The release of a blockbuster movie is routinely attended by promotional efforts spearheaded by the film’s distributors, from merchandise to live interactive events.
Sometimes those events are held free of charge in hopes that they will inspire would-be fans to participate in some of the movie’s promotion in the form of social media.
Selfie with a space alien, anyone?
One relatively new form of interactive entertainment – so-called escape rooms, where groups have to solve a puzzle in an allotted time to “escape” a room – are flipping that financial script, however.
Studios aren’t funding the movie-themed rooms, though – that falls to the company offering the escape room experience, which might pay an additional license fee to the studio in exchange for the potential edge a hit movie might bring to efforts to lure fans.
What’s an escape room?
You’re not alone in wondering.
A recent New York Times article quotes estimates from escape room bloggers David and Lisa Spira, who reckon that the number of escape rooms in the U.S. has grown from 22 in 2014 to 2,000 in 2018, making the ventures a relatively nascent form of live entertainment.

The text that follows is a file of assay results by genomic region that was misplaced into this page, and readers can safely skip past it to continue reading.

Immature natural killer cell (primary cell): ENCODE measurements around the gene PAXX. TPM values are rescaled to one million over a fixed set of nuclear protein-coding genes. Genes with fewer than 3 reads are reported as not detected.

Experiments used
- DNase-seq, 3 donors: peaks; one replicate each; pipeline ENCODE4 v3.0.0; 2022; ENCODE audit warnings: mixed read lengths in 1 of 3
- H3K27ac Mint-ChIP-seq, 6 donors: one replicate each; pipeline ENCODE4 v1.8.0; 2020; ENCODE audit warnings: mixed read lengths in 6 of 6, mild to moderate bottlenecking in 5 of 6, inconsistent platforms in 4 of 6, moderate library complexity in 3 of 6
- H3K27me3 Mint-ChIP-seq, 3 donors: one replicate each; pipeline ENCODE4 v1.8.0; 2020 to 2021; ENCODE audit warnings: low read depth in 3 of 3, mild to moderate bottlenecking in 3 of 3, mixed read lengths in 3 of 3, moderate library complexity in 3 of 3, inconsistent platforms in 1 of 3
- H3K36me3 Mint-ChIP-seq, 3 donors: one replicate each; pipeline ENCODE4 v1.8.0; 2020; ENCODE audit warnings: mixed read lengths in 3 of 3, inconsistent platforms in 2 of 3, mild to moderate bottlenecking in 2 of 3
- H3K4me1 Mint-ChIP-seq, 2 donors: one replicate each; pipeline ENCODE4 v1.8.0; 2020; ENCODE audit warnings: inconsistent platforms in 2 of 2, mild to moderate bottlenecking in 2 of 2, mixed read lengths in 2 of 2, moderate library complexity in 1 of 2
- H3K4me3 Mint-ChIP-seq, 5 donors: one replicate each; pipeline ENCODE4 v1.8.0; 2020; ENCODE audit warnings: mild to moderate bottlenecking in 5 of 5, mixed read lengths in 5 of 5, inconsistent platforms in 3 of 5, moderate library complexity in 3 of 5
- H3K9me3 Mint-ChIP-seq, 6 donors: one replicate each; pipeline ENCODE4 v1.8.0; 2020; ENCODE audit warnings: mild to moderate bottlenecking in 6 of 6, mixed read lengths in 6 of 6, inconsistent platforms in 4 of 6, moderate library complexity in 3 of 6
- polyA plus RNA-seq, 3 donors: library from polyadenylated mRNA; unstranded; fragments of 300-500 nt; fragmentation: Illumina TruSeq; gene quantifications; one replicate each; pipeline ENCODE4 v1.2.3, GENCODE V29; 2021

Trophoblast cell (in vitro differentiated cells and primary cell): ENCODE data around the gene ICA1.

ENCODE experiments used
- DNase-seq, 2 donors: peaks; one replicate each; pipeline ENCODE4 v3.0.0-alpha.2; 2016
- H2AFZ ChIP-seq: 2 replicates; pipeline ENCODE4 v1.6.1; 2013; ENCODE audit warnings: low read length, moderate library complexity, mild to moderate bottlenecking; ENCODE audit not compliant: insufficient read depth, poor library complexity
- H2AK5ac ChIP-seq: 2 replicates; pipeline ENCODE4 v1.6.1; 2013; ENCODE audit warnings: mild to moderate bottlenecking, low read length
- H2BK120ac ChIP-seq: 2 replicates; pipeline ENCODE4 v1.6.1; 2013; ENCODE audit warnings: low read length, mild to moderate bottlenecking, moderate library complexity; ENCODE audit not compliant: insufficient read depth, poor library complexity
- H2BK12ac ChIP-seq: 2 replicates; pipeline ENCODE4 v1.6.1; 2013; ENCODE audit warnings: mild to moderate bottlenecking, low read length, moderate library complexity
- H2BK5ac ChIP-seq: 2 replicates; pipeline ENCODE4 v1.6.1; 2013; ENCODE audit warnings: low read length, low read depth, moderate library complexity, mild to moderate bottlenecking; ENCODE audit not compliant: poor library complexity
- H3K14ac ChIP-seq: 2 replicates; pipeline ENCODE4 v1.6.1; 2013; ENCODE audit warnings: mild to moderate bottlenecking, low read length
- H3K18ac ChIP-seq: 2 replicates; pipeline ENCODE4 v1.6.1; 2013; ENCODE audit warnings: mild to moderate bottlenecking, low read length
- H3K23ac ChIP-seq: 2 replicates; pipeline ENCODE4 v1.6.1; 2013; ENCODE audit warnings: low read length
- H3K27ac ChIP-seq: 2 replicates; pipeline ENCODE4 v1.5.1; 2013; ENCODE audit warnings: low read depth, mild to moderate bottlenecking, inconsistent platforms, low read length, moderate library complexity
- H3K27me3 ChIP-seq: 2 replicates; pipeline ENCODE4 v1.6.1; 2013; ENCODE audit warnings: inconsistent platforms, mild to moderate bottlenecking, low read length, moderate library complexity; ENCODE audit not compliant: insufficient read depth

The concept originated in Japan, and has gained popularity among millennials in U.S., where it remains something of a mystery to much of the rest of the population.
That’s why some escape room companies are willing to pay the price of licensing to piggyback on the popularity of a movie as a way to introduce newcomers to a different sort of entertainment.
60Out, a division of Hollywood-based Escape Key Entertainment Inc., recently added a “Jumanji: Welcome to the Jungle” escape room experience at its Melrose location in Hollywood.
The company, founded in 2015, offers 20 escape room experiences at seven locations, with trailing 12-month revenue of around $3 million. “Jumanji” is the company’s first movie-themed escape.
Escape Key Entertainment owner Ilya Vradiy said it is so far the most expensive, costing about $300,000 to script, build and design, compared with about $100,000 for most of the company’s escape rooms.
An hour in the escape room costs $38 per person Sundays through Thursdays, $40 per person on Fridays and Saturdays.
The “Jumanji” escape room opened last December, the same month Sony Pictures Studios Inc.’s “Jumanji: Welcome to the Jungle” hit theaters. The movie was an unexpected hit, and crossed into blockbuster stratosphere to become the movie studio’s highest grossing film of all time, reaching $404 million at the domestic box office.